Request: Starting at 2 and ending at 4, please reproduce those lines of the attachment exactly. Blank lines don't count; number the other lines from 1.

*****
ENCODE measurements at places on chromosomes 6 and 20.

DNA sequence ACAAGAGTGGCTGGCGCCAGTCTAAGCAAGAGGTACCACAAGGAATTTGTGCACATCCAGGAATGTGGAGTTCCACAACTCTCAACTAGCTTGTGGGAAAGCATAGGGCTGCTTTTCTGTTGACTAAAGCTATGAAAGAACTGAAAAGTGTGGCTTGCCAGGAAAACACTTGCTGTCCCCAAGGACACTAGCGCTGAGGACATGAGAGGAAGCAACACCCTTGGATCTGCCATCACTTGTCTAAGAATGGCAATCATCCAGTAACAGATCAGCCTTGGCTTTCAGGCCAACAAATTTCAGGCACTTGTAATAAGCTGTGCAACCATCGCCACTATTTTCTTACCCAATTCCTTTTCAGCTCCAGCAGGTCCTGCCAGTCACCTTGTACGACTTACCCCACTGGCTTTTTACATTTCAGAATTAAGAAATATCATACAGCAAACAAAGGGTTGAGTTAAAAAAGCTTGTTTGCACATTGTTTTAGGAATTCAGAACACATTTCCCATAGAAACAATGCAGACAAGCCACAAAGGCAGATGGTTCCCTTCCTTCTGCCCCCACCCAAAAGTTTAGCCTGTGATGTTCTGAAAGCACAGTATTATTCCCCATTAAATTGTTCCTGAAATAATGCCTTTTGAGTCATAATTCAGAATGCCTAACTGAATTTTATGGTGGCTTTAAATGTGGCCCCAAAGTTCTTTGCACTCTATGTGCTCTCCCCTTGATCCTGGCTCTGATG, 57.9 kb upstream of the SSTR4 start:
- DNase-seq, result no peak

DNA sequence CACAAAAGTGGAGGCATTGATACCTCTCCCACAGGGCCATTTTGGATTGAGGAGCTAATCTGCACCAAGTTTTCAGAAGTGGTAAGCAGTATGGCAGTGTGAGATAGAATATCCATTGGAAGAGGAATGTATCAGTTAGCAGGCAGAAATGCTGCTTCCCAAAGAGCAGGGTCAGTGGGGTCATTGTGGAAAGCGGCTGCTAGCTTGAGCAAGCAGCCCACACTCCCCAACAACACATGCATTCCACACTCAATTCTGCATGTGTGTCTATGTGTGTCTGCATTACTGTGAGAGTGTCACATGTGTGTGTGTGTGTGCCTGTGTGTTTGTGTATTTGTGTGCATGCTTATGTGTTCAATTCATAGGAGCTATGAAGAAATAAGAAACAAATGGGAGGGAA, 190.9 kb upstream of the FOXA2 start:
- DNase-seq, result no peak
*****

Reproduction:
DNA sequence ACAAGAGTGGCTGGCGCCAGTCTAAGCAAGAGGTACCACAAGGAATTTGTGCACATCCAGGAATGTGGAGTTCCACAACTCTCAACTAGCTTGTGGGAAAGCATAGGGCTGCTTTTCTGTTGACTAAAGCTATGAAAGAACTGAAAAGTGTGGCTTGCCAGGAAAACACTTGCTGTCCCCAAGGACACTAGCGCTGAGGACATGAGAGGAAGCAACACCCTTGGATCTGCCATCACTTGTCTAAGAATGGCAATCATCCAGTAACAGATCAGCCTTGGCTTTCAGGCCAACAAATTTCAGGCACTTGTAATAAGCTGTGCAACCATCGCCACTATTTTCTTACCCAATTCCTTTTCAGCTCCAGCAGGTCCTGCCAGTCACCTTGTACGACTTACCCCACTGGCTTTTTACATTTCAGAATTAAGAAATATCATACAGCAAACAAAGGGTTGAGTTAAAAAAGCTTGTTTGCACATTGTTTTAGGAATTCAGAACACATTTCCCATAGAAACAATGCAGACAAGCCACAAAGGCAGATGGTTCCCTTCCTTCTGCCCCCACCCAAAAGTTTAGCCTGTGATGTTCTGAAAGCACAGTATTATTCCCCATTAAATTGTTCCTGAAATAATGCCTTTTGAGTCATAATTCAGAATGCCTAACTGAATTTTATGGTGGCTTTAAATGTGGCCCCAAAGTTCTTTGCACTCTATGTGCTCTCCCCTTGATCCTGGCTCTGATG, 57.9 kb upstream of the SSTR4 start:
- DNase-seq, result no peak

DNA sequence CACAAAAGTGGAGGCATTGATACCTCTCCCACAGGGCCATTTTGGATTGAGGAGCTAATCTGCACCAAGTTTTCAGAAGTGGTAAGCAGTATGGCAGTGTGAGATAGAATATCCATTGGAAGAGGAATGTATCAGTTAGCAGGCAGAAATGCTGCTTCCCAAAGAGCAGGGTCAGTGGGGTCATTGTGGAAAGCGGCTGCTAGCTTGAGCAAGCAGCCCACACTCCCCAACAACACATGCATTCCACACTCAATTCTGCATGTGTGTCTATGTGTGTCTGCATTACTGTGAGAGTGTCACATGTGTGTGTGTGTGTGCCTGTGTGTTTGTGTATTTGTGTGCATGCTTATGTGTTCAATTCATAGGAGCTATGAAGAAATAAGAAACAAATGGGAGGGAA, 190.9 kb upstream of the FOXA2 start: